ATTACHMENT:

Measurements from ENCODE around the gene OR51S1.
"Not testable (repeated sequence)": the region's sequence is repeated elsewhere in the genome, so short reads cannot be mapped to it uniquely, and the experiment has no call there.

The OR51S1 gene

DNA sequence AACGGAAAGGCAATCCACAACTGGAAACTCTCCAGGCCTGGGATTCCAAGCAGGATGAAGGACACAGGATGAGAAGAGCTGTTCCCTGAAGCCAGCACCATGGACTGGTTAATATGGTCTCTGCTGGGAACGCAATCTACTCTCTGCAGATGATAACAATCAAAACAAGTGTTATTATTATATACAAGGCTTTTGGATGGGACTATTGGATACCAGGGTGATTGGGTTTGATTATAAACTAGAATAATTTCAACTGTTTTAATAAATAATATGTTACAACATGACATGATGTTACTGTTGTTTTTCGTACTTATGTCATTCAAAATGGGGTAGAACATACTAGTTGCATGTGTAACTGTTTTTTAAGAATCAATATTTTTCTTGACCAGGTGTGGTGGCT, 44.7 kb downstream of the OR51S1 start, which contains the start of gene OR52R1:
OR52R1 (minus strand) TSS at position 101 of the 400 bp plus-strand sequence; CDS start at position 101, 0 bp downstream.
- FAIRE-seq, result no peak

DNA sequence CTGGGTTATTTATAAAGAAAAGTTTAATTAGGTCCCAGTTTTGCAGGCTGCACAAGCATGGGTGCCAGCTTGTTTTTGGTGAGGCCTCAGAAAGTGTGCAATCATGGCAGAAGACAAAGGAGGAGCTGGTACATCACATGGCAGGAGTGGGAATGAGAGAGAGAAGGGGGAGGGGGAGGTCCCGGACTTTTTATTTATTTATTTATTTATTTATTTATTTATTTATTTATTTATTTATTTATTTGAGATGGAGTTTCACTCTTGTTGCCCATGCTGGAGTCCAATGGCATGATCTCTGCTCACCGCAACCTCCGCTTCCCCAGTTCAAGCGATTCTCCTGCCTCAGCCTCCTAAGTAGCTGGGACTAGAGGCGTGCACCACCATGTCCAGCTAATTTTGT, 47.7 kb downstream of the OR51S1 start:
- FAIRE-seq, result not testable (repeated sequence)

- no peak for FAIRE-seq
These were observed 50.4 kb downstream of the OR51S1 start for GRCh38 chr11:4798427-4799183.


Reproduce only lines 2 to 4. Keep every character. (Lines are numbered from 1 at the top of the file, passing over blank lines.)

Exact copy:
"Not testable (repeated sequence)": the region's sequence is repeated elsewhere in the genome, so short reads cannot be mapped to it uniquely, and the experiment has no call there.

The OR51S1 gene

DNA sequence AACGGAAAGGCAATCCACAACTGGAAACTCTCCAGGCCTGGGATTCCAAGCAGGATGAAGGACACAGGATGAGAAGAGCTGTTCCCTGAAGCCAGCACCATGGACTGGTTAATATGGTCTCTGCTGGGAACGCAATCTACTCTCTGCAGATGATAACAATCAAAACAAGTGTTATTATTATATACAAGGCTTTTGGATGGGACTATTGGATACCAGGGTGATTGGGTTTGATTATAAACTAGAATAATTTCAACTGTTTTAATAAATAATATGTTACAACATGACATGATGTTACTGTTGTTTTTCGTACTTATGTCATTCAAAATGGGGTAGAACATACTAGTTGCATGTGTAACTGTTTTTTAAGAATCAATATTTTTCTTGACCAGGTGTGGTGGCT, 44.7 kb downstream of the OR51S1 start, which contains the start of gene OR52R1: